COVID-19: 5 private prayer zones in each mosque upon reopening on 2 June

Masjid Sultan in Singapore. (PHOTO: Ore Huiying/Getty Images)

SINGAPORE — Mosques will reopen progressively from 2 June when Singapore enters Phase 1 of the post-circuit breaker period, but congregation and Friday prayers will remain suspended for the time being.

The Islamic Religious Council of Singapore (MUIS) said in a media release on Wednesday (27 May) that mosques will begin by offering limited spaces for individual prayer.

In each mosque, there will be five marked private prayer zones for up to five individuals, or up to five households with a maximum of five individuals per household.

From 2 to 7 June, the mosques will be open for daily prayers between 1pm to 6 pm. From 8 June, most mosques will be open for individual worship for five daily prayers.

Priority to mobile essential workers

Given the limited prayer spaces, MUIS has urged the community give priority to mobile essential workers who, due to the nature of their work, are unable to perform prayer at a fixed workspace. This will include delivery drivers and riders, as well as drivers of personal hire vehicles and taxis.

Those who can perform their worship at home should continue to do so, MUIS said. The elderly, who are especially vulnerable to infection, are strongly discouraged from coming to the mosques during Phase 1 of reopening. Other vulnerable groups such as the young are also discouraged from performing prayers at the mosques for the time being.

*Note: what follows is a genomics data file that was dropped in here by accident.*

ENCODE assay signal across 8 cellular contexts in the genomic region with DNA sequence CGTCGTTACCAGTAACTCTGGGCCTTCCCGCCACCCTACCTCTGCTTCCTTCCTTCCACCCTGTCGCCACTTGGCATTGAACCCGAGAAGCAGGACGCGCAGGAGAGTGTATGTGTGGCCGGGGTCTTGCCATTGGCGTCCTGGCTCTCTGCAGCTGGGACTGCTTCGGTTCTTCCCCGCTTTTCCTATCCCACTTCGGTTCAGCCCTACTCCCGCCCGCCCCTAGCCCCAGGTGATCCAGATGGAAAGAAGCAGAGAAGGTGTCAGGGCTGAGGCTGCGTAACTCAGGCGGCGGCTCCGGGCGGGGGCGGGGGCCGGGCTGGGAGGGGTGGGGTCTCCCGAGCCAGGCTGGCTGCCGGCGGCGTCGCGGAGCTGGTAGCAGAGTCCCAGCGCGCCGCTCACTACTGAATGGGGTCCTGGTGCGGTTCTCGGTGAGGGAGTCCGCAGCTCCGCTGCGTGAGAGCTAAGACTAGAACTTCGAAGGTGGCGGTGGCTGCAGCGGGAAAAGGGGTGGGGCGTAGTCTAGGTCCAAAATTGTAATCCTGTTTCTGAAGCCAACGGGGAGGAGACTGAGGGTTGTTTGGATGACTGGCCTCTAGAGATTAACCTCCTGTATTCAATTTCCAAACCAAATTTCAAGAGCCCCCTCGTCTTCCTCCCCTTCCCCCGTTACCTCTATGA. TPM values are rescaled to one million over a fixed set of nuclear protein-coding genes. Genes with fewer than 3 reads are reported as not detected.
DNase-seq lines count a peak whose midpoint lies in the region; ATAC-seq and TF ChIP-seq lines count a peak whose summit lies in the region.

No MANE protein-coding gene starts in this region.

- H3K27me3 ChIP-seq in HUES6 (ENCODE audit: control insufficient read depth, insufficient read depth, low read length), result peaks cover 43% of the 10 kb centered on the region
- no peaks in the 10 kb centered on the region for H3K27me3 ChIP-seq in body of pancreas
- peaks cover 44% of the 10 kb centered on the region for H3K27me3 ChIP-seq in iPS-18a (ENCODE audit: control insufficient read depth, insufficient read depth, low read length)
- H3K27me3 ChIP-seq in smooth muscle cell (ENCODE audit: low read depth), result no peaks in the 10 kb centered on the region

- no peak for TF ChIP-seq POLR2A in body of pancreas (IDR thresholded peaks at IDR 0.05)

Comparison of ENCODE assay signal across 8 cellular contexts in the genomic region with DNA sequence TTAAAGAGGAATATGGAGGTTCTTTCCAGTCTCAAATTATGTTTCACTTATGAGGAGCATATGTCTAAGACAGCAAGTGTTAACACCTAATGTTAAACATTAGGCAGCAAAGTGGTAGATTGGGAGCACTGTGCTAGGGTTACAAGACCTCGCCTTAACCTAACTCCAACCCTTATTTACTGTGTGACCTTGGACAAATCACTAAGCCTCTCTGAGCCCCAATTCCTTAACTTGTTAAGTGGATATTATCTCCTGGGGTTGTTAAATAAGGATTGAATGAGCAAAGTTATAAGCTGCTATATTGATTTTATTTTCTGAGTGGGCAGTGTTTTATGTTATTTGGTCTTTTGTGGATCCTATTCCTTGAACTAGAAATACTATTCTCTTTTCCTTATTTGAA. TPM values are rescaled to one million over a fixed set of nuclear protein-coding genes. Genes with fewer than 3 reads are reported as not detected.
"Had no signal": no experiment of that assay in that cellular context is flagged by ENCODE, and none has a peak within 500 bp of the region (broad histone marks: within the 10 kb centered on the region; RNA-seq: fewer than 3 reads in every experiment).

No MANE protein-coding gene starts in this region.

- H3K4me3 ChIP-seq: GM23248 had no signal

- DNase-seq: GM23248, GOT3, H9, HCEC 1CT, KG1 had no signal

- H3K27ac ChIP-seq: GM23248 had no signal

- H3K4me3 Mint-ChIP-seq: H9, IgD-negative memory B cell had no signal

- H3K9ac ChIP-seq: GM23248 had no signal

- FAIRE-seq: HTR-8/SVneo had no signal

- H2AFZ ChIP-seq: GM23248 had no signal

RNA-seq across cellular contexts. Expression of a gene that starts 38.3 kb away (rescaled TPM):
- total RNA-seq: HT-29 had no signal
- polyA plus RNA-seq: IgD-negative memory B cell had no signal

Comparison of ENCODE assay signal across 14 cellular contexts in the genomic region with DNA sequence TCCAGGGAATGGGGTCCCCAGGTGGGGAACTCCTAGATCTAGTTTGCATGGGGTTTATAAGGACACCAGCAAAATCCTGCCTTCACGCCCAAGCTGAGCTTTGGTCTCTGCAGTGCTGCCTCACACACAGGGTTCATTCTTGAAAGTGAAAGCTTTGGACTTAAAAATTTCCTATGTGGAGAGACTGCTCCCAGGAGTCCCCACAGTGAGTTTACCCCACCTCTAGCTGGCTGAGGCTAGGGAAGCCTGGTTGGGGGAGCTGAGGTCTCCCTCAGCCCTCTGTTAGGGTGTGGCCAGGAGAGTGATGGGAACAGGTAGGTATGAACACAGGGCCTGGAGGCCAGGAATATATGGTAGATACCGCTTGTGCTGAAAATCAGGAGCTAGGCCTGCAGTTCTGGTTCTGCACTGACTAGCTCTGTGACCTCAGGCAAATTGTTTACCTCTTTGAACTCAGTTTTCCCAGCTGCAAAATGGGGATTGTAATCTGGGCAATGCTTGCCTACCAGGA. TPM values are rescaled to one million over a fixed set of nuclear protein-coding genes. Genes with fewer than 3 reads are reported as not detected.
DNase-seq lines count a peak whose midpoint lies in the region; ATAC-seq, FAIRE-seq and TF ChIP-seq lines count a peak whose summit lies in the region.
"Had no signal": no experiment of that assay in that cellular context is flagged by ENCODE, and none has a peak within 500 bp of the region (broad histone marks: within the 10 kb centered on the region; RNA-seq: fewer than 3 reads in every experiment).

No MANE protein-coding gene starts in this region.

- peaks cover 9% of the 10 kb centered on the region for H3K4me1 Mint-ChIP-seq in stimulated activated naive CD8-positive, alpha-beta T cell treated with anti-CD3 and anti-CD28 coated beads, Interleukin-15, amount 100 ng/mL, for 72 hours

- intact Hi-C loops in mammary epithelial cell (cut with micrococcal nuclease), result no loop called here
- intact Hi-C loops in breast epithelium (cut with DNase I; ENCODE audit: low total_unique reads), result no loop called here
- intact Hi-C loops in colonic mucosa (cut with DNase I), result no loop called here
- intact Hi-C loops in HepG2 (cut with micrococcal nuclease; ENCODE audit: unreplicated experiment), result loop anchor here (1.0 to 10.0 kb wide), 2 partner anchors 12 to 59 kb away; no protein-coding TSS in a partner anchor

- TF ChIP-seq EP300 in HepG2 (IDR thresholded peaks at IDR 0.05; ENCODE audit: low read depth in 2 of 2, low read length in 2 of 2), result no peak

Besides regular disinfection of common spaces, mosques will also introduce physical checks, temperature taking and the SafeEntry digital check-in system. Safe distancing measures will also be implemented at these venues.

Mosque-based kindergartens to resume services

From 2 June, pre-school services at 15 mosque-based kindergartens will resume. In line with Early Childhood Development Agency’s guidelines, Kindergarten 1 and Kindergarten 2 classes will reopen from 2 June, while Nursery 1 and Nursery 2 classes will reopen from 8 June.

MUIS said that its approach is taken in view of possible hidden cases in the community, and to support the national effort to curb the community spread of COVID-19.

“As Singapore moves into the first phase of easing of circuit breaker restrictions, we must continue to keep mosques safe to protect our community, and do our part in the national fight against the virus,” it said.

“In order to do this, MUIS will introduce maximum precautionary measures to minimise the possibility of a second wave of community infections, and consequently having to close mosques again.”

Mosques in Singapore have been closed since 13 March, and services such as Islamic learning moved online, while congregational prayer and communal activities were suspended.

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